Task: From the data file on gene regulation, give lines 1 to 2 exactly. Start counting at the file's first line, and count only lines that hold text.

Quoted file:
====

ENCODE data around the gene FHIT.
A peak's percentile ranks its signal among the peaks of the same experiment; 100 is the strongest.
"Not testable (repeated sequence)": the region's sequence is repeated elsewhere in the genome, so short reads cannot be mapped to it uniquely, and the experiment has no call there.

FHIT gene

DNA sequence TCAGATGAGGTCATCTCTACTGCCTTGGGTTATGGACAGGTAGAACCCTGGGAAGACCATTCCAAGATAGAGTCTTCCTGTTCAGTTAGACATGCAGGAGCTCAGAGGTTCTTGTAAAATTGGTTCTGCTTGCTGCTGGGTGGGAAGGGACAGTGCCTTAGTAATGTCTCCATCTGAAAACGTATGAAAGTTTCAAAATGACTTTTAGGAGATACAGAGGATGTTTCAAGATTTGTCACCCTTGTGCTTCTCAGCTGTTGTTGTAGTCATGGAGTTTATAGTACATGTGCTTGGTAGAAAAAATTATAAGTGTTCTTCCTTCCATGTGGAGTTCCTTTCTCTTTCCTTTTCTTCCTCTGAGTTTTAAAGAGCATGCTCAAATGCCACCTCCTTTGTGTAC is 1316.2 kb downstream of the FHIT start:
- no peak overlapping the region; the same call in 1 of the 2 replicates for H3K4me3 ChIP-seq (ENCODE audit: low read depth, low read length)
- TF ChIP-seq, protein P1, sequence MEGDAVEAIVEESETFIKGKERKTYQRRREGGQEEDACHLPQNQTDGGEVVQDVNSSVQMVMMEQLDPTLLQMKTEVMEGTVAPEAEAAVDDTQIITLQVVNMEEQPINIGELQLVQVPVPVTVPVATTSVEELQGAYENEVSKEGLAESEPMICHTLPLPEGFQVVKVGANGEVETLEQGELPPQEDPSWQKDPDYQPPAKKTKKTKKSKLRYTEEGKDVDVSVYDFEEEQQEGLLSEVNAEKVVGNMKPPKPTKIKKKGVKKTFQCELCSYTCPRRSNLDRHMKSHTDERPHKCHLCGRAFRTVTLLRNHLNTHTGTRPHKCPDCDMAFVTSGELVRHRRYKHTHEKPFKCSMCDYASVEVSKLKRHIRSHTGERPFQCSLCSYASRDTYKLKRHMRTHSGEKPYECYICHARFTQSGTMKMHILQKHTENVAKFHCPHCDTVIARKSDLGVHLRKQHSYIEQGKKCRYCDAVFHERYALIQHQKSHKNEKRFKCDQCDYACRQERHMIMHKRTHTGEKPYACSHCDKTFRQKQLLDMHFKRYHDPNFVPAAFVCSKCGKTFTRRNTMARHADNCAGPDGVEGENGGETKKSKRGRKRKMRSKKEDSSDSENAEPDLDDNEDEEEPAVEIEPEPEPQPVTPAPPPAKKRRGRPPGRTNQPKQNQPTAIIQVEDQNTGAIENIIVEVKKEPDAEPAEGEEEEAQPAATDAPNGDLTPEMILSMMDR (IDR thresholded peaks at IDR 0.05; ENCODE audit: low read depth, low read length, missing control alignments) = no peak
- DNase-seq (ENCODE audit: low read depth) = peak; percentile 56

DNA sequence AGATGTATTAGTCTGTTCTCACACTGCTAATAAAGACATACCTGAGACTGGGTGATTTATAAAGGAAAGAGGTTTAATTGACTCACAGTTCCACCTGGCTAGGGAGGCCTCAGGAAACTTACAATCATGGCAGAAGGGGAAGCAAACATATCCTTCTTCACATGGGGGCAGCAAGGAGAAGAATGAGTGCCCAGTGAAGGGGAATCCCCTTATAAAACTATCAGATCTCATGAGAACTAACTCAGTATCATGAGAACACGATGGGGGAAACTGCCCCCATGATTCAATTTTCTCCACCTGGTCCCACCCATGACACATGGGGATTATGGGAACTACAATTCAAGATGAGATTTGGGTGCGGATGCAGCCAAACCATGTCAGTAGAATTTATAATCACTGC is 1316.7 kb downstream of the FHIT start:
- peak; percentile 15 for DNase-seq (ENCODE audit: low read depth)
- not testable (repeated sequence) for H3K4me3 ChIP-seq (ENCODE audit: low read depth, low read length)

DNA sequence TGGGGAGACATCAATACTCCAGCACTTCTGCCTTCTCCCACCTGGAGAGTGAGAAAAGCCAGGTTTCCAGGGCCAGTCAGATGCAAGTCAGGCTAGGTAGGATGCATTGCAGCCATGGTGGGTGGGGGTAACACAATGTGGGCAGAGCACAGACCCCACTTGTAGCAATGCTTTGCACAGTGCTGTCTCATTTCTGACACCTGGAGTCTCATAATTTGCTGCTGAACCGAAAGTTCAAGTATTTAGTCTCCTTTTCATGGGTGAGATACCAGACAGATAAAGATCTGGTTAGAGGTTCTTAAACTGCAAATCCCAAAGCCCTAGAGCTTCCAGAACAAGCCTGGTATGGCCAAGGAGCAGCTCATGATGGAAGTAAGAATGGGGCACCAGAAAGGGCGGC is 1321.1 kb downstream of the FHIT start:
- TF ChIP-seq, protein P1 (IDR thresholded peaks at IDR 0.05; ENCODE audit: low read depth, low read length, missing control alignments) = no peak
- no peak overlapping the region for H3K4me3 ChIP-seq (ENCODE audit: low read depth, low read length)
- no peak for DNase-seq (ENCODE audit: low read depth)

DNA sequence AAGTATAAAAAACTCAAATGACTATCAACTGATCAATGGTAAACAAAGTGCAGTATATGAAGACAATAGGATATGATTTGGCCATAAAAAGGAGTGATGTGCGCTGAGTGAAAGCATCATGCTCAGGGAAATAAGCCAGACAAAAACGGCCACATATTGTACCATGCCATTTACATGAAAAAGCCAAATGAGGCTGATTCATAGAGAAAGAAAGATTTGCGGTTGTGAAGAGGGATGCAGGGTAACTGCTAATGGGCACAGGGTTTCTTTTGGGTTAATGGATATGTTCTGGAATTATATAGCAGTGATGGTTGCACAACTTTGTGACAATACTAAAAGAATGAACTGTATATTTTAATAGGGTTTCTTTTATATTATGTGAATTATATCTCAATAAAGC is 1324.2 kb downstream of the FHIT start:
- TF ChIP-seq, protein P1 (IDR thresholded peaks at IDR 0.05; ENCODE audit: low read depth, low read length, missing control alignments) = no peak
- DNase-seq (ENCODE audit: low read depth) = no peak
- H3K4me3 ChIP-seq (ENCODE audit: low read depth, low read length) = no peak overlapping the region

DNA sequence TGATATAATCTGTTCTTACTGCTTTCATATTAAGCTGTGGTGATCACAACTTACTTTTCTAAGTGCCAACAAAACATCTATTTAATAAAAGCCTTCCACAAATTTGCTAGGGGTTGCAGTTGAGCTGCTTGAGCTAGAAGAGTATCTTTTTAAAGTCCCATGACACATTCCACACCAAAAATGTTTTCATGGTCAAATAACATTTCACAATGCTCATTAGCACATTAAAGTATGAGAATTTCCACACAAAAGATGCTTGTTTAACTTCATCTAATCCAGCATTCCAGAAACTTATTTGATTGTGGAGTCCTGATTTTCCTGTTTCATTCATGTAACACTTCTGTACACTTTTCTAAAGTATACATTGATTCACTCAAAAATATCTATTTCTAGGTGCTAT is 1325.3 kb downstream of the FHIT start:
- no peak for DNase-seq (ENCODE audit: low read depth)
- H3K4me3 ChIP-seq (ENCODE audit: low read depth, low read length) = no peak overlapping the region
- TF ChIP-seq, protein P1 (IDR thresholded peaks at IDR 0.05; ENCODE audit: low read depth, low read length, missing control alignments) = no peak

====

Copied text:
ENCODE data around the gene FHIT.
A peak's percentile ranks its signal among the peaks of the same experiment; 100 is the strongest.